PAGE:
(Apologies to Douglas Wilson for stealing his featured image. My lame excuse is that I laugh every time I think of it.) Okay, let’s get this out of the way. I am white–melanin-challenged, Caucasian–privileged to be born in the USA, privileged to have been exposed to and embraced the Gospel of Jesus Christ, privileged to have the attitude of making myself indispensable in little ways as an antidote to whining. My heros are Booker T. Washington and, in the Bible, Joseph and Daniel, my anti-heroes are whiners. I have no sympathy for those who live by complaint–no matter their circumstances–as a substitute for finding tiny, incremental ways to better their circumstances and those around them. It really is “all about the attitude.” See Genesis 37:1-36 and Genesis 39:1-23 for a lesson in attitude!
Then there’s Mr. Washington: Booker and John were sent to work alongside their stepfather packing salt into barrels. Nine-year-old Booker despised the work, but found one benefit of the job: he learned to recognize his numbers by taking note of those written on the sides of the salt barrels.
Like many former slaves during the post-Civil War era, Booker longed to learn how to read and write. He was thrilled when his mother gave him a spelling book and soon taught himself the alphabet. When a black school opened in a nearby community, Booker begged to go, but his stepfather refused, insisting that the family needed the money he brought in from the salt packing. Booker eventually found a way to attend school at night. When Booker was ten years old, his stepfather took him out of school and sent him to work in the nearby coal mines. Booker had been working there for nearly two years when an opportunity came along that would change his life for the better.
In 1868, 12-year-old Booker T. Washington found a job as a houseboy in the home of the wealthiest couple in Malden, General Lewis Ruffner, and his wife, Viola. Mrs. Ruffner was known for her high standards and strict manner. Washington, responsible for cleaning the house and other chores, worked hard to please his new employer. Mrs. Ruffner, a former teacher, recognized in Washington a sense of purpose and a commitment to improving himself. She allowed him to attend school for an hour a day.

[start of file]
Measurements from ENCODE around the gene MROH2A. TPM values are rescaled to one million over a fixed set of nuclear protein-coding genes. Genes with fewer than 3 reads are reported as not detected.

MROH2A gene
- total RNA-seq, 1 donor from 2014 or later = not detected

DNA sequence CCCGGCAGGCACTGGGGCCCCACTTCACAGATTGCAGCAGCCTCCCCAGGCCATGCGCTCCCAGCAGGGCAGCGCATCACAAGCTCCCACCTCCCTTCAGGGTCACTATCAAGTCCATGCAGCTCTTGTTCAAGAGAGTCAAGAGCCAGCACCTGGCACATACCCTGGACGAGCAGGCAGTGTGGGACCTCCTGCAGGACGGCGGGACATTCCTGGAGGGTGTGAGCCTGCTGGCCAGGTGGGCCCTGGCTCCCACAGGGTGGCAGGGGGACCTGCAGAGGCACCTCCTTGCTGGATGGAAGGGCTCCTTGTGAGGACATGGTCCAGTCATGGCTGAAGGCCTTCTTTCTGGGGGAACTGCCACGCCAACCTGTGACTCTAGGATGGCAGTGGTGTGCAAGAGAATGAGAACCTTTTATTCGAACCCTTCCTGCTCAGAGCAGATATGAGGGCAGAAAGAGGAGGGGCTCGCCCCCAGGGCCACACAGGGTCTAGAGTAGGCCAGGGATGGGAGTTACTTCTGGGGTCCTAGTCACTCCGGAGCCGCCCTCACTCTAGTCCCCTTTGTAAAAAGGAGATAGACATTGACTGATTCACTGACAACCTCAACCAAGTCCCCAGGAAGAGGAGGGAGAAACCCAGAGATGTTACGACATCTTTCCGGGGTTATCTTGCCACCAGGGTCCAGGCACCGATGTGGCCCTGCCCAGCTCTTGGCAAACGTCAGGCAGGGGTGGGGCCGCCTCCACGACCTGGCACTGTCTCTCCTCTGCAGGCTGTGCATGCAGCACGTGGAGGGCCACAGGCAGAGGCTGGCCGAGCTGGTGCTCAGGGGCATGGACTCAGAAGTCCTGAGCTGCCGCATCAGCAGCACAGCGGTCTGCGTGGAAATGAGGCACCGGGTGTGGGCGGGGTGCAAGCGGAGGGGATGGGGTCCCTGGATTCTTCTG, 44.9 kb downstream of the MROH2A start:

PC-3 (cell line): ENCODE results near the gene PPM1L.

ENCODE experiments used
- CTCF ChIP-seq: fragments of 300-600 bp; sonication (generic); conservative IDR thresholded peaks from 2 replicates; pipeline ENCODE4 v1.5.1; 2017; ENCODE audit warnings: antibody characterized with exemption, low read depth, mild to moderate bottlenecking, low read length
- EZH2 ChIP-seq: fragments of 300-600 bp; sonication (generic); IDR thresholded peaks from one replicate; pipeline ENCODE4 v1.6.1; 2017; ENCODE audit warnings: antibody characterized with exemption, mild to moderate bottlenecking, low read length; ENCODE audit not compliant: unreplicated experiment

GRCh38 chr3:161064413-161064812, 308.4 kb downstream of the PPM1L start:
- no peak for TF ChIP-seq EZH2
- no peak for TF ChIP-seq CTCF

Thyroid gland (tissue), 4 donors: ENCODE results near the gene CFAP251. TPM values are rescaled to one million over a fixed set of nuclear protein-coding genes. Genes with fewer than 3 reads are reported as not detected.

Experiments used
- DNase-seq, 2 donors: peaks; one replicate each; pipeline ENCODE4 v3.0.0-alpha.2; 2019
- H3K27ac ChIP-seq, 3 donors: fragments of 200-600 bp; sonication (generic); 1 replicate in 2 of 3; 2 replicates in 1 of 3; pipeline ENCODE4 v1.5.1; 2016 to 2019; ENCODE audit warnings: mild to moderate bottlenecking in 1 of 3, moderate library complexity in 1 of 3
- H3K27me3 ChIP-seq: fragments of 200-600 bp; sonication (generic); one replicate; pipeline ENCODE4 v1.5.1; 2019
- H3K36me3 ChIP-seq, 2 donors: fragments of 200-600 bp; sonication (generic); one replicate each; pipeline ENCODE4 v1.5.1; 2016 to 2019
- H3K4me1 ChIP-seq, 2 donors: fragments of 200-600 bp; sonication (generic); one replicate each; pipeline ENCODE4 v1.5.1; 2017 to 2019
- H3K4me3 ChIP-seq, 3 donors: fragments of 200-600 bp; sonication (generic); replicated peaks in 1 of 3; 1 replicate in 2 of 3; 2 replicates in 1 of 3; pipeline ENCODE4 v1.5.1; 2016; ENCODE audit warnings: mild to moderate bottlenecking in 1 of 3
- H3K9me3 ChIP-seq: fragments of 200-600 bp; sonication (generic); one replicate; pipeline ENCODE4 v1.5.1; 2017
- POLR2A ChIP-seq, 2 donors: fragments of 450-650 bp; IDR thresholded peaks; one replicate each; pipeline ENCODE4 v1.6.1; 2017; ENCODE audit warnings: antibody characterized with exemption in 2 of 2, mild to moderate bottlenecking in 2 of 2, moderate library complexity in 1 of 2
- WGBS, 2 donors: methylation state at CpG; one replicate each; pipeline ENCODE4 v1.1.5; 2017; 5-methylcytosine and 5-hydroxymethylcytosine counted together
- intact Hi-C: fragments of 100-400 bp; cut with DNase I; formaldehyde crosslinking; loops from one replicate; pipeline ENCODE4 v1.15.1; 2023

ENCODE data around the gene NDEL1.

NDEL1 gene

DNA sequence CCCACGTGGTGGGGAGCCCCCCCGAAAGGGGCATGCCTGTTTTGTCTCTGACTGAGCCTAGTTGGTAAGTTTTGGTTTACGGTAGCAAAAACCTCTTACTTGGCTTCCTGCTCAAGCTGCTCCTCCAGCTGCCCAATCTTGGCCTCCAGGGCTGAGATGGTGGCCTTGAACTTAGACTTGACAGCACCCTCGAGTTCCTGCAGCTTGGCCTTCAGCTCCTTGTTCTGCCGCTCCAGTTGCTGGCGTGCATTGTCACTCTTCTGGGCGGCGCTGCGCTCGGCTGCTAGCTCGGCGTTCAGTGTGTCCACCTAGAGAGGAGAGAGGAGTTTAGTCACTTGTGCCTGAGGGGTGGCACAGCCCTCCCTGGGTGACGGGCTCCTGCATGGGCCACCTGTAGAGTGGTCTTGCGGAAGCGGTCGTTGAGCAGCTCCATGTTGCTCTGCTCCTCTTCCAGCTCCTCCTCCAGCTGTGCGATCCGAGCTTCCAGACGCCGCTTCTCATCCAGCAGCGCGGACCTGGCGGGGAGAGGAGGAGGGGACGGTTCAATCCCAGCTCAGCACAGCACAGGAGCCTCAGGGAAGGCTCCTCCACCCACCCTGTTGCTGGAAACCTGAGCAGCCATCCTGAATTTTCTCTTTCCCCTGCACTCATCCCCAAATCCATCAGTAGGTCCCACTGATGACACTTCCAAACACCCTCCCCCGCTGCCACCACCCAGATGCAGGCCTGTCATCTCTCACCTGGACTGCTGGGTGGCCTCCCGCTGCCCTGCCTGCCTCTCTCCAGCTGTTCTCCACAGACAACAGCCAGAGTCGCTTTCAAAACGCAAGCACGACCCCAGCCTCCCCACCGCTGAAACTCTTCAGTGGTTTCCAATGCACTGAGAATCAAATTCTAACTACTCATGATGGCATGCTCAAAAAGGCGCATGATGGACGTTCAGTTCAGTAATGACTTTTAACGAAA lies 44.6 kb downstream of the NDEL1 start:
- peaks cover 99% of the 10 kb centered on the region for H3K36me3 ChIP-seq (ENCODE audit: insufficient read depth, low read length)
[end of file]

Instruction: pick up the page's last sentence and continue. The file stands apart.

Determined to continue his education, 16-year-old Washington left the Ruffner household in 1872 to attend Hampton Institute, a school for blacks in Virginia. After a journey of over 300 miles — traveled by train, stagecoach, and on foot — Washington arrived at Hampton Institute in October 1872. Miss Mackie, the principal at Hampton, was not entirely convinced that the young country boy deserved a place at her school. She asked Washington to clean and sweep a recitation room for her; he did the job so thoroughly that Miss Mackie pronounced him fit for admission. The lines in bold highlight his attitude within his circumstances.
Perhaps the best known example in our modern world of terrible circumstances, where decades of whining and billions in “aid” have only made things worse, is the Palestinians in Gaza. I already wrote a post about that. gaza The bottom line to whiners of the world is this: IF YOUR CIRCUMSTANCES STINK AND YOU THINK YOU HAVE NO POWER, YOU STILL HAVE THE POWER TO SERVE WELL AND LIFT YOURSELF AND OTHERS A LITTLE. EVEN A LITTLE LEADS UPWARD; IF YOUR PATH HAS BEEN DOWNWARD, YOU CAN STILL BE A JOSEPH OR A BOOKER…EVEN A LITTLE.